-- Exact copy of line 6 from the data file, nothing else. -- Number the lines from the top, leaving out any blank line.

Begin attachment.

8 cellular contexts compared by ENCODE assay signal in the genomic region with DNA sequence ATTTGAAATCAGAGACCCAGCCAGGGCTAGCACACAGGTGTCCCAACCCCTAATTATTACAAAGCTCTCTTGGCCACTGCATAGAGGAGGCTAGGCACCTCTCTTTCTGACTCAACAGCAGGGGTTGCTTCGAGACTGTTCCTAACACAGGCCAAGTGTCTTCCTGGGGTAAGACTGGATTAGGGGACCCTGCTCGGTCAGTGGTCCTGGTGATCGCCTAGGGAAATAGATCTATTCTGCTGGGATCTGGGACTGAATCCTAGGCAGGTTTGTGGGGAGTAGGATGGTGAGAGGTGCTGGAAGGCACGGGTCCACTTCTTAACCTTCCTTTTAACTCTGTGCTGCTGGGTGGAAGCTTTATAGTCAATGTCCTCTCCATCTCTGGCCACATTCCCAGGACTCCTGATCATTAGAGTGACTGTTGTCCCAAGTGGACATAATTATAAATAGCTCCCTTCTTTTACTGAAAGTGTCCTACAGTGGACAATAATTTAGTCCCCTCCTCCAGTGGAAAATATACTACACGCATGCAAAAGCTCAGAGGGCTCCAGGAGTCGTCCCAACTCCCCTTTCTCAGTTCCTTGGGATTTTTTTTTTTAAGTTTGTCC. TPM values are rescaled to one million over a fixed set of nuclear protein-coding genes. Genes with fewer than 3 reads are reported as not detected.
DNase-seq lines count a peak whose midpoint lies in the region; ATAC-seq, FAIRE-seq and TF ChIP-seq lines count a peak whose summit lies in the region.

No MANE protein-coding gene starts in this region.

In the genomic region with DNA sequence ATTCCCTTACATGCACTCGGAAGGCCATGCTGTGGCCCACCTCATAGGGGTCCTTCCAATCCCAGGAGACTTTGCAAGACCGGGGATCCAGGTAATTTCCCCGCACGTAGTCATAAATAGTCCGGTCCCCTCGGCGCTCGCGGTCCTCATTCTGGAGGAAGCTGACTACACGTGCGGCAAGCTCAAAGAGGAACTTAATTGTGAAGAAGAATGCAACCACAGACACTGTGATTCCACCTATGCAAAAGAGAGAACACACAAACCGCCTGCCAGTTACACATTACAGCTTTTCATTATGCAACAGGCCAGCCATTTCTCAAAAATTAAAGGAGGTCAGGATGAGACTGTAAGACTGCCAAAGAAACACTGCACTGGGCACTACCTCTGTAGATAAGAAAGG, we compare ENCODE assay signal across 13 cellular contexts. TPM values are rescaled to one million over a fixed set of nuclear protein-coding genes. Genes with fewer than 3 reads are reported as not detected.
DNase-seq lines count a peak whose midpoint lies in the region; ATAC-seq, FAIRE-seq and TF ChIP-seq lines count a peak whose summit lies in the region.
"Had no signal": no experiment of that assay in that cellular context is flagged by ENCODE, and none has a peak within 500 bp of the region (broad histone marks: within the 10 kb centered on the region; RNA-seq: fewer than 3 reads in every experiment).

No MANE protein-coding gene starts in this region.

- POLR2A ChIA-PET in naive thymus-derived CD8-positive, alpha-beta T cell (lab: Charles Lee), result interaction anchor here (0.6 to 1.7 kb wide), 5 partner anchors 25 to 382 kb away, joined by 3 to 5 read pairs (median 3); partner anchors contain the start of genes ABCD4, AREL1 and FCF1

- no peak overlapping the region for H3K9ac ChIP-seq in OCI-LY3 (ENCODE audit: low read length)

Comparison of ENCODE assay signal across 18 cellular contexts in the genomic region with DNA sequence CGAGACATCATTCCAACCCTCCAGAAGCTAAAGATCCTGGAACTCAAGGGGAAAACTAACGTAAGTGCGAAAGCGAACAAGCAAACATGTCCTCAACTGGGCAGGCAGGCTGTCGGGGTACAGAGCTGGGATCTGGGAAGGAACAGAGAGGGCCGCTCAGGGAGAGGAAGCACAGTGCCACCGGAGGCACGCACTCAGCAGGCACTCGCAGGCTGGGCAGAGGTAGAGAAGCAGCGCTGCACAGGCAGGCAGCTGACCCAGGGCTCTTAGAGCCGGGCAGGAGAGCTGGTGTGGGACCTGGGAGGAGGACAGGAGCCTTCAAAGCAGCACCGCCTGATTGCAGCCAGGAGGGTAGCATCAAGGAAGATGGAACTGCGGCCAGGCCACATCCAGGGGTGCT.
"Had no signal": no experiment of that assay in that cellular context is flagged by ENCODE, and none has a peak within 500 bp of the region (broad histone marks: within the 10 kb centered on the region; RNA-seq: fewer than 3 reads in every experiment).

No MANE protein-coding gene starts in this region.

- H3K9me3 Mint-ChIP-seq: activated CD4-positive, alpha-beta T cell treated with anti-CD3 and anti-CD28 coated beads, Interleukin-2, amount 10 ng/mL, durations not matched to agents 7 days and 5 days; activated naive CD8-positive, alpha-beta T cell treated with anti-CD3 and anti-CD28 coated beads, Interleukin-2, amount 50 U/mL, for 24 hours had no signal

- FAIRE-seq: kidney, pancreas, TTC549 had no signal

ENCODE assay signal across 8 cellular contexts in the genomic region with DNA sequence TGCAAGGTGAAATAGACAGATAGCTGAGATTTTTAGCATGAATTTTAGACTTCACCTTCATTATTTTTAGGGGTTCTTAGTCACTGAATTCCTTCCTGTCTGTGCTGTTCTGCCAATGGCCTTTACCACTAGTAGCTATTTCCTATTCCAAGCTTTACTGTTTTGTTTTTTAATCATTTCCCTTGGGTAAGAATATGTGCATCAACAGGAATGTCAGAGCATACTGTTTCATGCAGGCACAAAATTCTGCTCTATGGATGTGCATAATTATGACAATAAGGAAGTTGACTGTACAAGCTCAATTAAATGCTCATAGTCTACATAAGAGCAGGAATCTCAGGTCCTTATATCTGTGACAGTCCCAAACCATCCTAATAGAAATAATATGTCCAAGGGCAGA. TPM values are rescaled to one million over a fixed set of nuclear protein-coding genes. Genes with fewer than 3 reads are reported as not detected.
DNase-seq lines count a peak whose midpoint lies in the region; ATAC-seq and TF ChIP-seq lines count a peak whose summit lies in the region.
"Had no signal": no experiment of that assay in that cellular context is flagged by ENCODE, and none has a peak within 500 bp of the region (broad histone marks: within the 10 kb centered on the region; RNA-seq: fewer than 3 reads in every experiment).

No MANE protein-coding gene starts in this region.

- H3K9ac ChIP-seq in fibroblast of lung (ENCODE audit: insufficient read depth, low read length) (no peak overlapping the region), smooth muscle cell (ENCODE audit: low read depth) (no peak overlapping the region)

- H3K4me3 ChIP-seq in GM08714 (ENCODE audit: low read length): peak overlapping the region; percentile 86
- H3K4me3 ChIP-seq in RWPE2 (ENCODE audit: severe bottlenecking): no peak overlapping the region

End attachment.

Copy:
"Had no signal": no experiment of that assay in that cellular context is flagged by ENCODE, and none has a peak within 500 bp of the region (broad histone marks: within the 10 kb centered on the region; RNA-seq: fewer than 3 reads in every experiment).